Imagine a world where anyone can access and enjoy Hong Kong's rich cultural offerings, from anywhere in the world and at any time. With the launch of Google Art Project, that reality is here -- now. The Art Project has put the collections of the Hong Kong Museum of Art and the Hong Kong Heritage Museum online in a vibrant, interactive format, making these artistic treasures available to anyone in the world with an Internet connection.
The Art Project provides only a glimpse of what's possible, however. Consider Hong Kong from the late '70s to the early '90s, when it produced over 300 movies a year and was the second largest exporter of movies worldwide, lagging only behind Hollywood. People from all around the world were fans of Hong Kong television, music and film. And this was in an age before the Internet! If you lived abroad and you wanted to watch a John Woo or Jet Li movie, your only options were to rent poor-quality VHS tapes or go to the Chinatown cinemas to watch the movie many months after it was released.
Imagine the popularity and global appeal Hong Kong culture could have, given what's possible with today's technology. Korea gives us some insight: Hallyu, the global "wave" of Korean culture, is gathering fans around the world by going online, not only in Asia but also in the Americas and Europe. In 2011, Korean Pop ("K-Pop") videos were viewed nearly 2.3 billion times on YouTube.
In today's turbulent times, it's understandable that economic growth is a priority. But that does not mean culture should be ignored. As Korean Hallyu reveals, the open Internet is an engine of massive growth in global cultural production, opening up many new economic opportunities.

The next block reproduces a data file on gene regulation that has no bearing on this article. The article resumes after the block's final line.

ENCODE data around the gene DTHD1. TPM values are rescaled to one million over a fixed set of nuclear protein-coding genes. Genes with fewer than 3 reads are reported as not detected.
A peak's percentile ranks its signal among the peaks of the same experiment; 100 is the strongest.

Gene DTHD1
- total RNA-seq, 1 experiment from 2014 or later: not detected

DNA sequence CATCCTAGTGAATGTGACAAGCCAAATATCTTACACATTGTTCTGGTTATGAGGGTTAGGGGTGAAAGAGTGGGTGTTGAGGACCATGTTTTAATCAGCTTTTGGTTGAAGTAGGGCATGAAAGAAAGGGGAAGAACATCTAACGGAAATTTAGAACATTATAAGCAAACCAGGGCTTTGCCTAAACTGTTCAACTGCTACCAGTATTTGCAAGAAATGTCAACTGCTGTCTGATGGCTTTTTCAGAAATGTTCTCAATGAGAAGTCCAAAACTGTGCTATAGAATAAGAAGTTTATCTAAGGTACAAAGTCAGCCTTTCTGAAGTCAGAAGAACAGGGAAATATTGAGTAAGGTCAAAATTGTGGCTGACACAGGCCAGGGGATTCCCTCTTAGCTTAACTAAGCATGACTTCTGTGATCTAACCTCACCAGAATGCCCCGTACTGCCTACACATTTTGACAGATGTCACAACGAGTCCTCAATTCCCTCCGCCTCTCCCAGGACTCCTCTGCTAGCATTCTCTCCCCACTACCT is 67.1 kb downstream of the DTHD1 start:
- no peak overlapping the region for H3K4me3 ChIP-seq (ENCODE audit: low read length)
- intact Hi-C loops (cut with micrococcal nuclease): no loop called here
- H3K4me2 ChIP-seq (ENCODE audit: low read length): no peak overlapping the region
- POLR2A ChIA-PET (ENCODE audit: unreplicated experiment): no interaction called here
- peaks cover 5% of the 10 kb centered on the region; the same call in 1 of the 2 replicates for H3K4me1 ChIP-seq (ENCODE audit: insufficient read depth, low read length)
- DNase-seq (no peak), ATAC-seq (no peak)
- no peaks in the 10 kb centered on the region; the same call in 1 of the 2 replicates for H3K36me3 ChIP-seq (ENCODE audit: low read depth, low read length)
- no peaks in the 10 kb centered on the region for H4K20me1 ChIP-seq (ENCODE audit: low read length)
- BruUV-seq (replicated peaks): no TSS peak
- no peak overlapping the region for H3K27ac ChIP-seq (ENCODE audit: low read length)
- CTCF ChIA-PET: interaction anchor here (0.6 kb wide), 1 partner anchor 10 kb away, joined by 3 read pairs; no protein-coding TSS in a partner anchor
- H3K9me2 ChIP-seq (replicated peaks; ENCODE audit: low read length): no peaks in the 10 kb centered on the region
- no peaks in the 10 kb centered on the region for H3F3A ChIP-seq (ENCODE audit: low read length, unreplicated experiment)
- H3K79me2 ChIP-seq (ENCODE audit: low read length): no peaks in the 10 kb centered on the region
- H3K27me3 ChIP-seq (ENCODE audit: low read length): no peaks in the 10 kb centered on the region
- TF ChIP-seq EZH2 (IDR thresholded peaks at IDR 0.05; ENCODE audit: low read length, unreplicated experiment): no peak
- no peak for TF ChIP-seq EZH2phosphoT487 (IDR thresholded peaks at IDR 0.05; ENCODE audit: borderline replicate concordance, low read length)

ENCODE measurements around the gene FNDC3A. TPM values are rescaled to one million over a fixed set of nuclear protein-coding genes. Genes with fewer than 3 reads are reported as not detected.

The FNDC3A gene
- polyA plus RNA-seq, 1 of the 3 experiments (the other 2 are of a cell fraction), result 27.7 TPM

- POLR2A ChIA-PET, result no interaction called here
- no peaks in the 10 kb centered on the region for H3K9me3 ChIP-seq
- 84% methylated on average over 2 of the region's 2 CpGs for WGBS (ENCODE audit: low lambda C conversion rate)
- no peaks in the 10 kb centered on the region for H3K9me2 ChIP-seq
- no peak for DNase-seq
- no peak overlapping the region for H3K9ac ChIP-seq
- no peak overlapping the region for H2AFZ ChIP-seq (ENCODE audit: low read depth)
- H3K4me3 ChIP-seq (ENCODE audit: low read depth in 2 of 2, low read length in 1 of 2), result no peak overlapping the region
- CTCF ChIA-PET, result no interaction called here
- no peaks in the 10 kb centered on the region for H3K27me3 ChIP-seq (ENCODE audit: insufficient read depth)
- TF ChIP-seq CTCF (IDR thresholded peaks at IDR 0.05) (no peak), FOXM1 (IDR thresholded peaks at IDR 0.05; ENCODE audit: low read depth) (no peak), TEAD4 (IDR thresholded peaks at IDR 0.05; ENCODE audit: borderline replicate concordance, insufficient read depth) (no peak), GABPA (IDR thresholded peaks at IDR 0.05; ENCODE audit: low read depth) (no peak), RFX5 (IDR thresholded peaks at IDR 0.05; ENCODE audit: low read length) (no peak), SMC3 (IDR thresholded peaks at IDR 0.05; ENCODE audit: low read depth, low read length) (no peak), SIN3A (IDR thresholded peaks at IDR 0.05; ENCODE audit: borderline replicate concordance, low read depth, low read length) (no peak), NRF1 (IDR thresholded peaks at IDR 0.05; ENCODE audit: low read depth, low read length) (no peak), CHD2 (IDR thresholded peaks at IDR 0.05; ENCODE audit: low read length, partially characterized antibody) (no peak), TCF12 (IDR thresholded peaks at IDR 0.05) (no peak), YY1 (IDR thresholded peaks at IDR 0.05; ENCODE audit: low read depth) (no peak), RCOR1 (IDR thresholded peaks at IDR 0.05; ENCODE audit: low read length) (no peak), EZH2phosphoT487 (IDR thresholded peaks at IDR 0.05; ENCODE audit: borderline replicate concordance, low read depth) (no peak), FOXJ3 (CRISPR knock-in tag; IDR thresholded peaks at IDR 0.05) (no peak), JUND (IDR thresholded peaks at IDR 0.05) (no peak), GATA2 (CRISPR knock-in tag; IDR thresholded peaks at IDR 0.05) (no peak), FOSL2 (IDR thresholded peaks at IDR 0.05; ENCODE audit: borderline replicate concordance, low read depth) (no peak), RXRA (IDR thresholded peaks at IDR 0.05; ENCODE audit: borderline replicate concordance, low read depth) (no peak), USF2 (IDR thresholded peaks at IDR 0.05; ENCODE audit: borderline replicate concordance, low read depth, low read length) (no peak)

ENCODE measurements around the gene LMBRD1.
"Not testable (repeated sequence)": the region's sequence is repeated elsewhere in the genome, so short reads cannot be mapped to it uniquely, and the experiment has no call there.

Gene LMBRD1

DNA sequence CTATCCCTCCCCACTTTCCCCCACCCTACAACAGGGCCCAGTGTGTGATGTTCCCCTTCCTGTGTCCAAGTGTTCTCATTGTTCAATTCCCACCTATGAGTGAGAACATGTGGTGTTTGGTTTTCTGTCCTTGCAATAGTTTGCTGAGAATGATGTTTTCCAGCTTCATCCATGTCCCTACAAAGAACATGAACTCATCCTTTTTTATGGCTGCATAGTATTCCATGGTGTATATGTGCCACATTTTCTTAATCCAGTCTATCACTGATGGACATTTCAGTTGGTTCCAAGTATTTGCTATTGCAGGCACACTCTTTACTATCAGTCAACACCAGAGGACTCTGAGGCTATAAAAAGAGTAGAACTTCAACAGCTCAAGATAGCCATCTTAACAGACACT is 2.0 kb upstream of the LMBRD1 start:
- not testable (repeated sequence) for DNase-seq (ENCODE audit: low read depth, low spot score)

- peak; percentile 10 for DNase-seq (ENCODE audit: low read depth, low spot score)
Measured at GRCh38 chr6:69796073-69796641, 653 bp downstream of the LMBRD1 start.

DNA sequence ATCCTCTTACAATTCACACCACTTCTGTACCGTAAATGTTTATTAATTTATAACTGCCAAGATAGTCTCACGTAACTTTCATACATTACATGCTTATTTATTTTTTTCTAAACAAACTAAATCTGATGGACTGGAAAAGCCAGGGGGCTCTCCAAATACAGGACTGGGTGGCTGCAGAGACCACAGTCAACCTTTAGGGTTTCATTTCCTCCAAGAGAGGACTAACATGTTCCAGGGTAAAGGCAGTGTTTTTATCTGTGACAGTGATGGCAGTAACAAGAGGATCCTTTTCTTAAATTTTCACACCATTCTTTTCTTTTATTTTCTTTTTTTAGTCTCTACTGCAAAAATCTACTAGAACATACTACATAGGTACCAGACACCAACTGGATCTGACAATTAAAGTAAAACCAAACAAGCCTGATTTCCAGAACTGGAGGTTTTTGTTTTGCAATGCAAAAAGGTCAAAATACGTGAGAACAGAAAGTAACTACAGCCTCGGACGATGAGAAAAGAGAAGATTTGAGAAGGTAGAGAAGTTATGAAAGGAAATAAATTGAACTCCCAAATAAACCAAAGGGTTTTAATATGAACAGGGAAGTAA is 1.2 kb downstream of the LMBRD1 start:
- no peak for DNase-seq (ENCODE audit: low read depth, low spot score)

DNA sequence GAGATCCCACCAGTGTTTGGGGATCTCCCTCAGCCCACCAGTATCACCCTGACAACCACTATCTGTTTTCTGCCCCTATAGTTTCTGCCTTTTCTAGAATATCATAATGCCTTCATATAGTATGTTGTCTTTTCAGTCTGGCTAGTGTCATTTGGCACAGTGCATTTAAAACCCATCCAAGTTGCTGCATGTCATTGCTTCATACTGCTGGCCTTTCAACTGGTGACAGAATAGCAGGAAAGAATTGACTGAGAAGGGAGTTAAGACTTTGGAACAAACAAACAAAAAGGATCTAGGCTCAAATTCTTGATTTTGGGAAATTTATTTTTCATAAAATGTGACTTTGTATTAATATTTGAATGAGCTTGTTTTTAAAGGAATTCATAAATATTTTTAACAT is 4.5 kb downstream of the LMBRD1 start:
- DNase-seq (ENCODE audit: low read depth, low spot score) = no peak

But culture is not only critical to the economic future of many advanced economies; it is also, simply put, the essence of society. Combining culture with the open Internet allows ideas to cross-pollinate from any direction and across any border. Differences can be celebrated and more widely understood. In contrast, countries with a closed Internet will not only continue to lack a vibrant civil society, but will also struggle to contribute to global culture and understanding.
So what's next for Hong Kong? With its rich cultural heritage and impressive infrastructure, it is only steps away from harnessing the full potential of the open Internet. Hong Kong must continue to foster a grassroots culture of innovation, collaboration and creativity. And, it must ensure that the Internet remains free and open, with a flexible regulatory framework, especially in the area of copyright. Only then will it be able to leverage the true potential of the open Internet and tap into the talents of its vibrant society. If it does so, not only will the future match Hong Kong's cultural heydays of the '70s and the '80s -- it will far eclipse it.
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